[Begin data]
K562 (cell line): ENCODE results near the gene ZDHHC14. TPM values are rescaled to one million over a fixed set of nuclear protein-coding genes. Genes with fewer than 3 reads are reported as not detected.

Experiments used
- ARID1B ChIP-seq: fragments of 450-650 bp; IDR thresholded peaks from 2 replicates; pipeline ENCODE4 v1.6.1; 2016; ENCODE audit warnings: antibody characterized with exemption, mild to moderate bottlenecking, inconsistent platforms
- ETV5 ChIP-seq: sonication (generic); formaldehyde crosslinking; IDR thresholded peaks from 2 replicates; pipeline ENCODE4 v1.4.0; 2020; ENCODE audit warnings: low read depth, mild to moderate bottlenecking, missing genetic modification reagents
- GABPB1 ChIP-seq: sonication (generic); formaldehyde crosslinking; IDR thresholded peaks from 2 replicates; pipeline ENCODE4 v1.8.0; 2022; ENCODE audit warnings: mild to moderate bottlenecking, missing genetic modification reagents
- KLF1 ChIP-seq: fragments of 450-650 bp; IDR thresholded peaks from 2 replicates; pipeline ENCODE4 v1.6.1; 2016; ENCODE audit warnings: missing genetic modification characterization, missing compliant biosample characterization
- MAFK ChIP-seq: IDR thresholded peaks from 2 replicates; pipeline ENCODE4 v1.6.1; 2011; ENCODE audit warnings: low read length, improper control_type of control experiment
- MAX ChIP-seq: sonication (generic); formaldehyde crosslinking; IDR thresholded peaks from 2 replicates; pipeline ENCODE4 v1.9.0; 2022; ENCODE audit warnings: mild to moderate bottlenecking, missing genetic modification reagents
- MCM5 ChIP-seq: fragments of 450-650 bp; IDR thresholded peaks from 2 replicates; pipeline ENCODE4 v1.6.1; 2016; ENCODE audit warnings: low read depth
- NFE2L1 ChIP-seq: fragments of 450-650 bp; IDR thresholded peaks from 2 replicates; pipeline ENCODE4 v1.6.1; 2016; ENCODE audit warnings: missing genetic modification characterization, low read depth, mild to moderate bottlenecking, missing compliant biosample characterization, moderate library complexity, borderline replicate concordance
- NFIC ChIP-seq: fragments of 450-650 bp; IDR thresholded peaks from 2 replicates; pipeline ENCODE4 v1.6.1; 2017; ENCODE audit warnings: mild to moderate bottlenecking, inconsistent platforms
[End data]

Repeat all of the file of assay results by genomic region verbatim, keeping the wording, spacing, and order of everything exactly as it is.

K562 (cell line): ENCODE results near the gene ZDHHC14. TPM values are rescaled to one million over a fixed set of nuclear protein-coding genes. Genes with fewer than 3 reads are reported as not detected.

Experiments used
- ARID1B ChIP-seq: fragments of 450-650 bp; IDR thresholded peaks from 2 replicates; pipeline ENCODE4 v1.6.1; 2016; ENCODE audit warnings: antibody characterized with exemption, mild to moderate bottlenecking, inconsistent platforms
- ETV5 ChIP-seq: sonication (generic); formaldehyde crosslinking; IDR thresholded peaks from 2 replicates; pipeline ENCODE4 v1.4.0; 2020; ENCODE audit warnings: low read depth, mild to moderate bottlenecking, missing genetic modification reagents
- GABPB1 ChIP-seq: sonication (generic); formaldehyde crosslinking; IDR thresholded peaks from 2 replicates; pipeline ENCODE4 v1.8.0; 2022; ENCODE audit warnings: mild to moderate bottlenecking, missing genetic modification reagents
- KLF1 ChIP-seq: fragments of 450-650 bp; IDR thresholded peaks from 2 replicates; pipeline ENCODE4 v1.6.1; 2016; ENCODE audit warnings: missing genetic modification characterization, missing compliant biosample characterization
- MAFK ChIP-seq: IDR thresholded peaks from 2 replicates; pipeline ENCODE4 v1.6.1; 2011; ENCODE audit warnings: low read length, improper control_type of control experiment
- MAX ChIP-seq: sonication (generic); formaldehyde crosslinking; IDR thresholded peaks from 2 replicates; pipeline ENCODE4 v1.9.0; 2022; ENCODE audit warnings: mild to moderate bottlenecking, missing genetic modification reagents
- MCM5 ChIP-seq: fragments of 450-650 bp; IDR thresholded peaks from 2 replicates; pipeline ENCODE4 v1.6.1; 2016; ENCODE audit warnings: low read depth
- NFE2L1 ChIP-seq: fragments of 450-650 bp; IDR thresholded peaks from 2 replicates; pipeline ENCODE4 v1.6.1; 2016; ENCODE audit warnings: missing genetic modification characterization, low read depth, mild to moderate bottlenecking, missing compliant biosample characterization, moderate library complexity, borderline replicate concordance
- NFIC ChIP-seq: fragments of 450-650 bp; IDR thresholded peaks from 2 replicates; pipeline ENCODE4 v1.6.1; 2017; ENCODE audit warnings: mild to moderate bottlenecking, inconsistent platforms